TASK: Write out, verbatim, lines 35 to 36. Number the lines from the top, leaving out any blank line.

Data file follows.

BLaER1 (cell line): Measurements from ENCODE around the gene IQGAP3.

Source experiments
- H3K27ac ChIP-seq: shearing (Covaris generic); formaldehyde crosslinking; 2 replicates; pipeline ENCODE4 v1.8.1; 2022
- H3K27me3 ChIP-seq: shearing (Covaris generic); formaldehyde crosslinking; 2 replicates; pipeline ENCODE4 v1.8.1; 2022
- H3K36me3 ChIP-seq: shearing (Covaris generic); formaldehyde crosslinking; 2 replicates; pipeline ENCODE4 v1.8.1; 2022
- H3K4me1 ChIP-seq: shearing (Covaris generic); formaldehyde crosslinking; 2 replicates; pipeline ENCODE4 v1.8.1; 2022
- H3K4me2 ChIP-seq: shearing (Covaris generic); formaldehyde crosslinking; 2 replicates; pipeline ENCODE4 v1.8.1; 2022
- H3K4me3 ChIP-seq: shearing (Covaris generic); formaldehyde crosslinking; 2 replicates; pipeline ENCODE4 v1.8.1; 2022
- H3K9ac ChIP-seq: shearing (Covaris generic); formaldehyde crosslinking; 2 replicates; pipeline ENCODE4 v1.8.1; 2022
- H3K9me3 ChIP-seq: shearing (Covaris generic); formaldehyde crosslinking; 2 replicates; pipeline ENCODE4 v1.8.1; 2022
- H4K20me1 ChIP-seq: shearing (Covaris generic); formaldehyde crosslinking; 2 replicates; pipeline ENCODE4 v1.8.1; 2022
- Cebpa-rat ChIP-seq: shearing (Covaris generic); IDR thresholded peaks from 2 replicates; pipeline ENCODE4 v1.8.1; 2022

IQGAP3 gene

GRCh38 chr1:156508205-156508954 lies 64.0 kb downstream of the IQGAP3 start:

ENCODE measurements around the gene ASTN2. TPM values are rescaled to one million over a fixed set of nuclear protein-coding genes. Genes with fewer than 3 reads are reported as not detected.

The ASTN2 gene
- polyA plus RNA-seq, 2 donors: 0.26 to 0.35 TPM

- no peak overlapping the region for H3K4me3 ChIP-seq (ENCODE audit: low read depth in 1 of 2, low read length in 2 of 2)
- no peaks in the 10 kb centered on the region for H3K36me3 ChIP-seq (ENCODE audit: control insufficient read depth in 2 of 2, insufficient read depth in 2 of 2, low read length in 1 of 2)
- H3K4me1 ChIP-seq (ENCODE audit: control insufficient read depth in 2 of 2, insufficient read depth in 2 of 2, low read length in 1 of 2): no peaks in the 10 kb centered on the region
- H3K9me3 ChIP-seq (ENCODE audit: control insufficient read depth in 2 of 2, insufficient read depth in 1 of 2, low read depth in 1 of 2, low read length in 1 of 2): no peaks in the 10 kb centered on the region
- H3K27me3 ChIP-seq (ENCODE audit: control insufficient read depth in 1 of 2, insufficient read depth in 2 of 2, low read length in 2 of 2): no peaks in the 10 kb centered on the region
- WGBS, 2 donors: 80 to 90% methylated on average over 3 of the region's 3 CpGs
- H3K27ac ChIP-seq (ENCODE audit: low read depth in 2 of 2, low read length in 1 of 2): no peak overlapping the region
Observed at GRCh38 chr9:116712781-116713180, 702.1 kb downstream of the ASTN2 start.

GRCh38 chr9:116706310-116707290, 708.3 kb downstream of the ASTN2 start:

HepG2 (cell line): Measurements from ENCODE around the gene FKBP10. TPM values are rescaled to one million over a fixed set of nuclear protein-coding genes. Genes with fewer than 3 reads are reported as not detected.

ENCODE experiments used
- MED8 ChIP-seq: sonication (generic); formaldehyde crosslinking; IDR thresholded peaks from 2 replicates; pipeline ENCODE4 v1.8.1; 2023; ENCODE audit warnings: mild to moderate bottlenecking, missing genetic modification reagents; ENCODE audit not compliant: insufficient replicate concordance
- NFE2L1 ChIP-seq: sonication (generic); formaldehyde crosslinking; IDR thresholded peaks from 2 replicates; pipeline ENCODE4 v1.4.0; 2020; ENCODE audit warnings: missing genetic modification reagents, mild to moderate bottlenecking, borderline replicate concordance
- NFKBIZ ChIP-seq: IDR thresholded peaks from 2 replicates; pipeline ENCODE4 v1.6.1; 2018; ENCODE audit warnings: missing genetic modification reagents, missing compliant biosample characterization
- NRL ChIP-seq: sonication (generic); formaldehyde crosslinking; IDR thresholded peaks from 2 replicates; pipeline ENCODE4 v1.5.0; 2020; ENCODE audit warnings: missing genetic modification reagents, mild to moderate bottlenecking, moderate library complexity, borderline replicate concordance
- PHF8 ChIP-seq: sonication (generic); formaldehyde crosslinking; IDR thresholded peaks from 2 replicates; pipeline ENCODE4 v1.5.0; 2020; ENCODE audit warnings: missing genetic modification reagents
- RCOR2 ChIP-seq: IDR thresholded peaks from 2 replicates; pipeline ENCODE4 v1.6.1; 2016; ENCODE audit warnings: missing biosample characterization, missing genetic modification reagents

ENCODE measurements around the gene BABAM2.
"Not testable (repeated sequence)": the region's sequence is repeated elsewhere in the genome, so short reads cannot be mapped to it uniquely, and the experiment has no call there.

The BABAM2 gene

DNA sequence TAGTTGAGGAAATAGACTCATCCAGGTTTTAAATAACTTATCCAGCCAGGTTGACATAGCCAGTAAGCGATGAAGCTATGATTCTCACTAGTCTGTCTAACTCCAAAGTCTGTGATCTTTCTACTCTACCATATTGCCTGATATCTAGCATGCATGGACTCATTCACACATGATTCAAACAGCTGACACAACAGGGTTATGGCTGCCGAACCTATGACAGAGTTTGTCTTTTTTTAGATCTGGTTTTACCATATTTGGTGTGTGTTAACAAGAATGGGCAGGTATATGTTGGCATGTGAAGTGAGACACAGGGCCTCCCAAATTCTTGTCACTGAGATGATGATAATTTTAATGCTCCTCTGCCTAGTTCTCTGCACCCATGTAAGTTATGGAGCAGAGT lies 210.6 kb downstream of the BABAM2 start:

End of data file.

ENCODE measurements around the gene BABAM2.
"Not testable (repeated sequence)": the region's sequence is repeated elsewhere in the genome, so short reads cannot be mapped to it uniquely, and the experiment has no call there.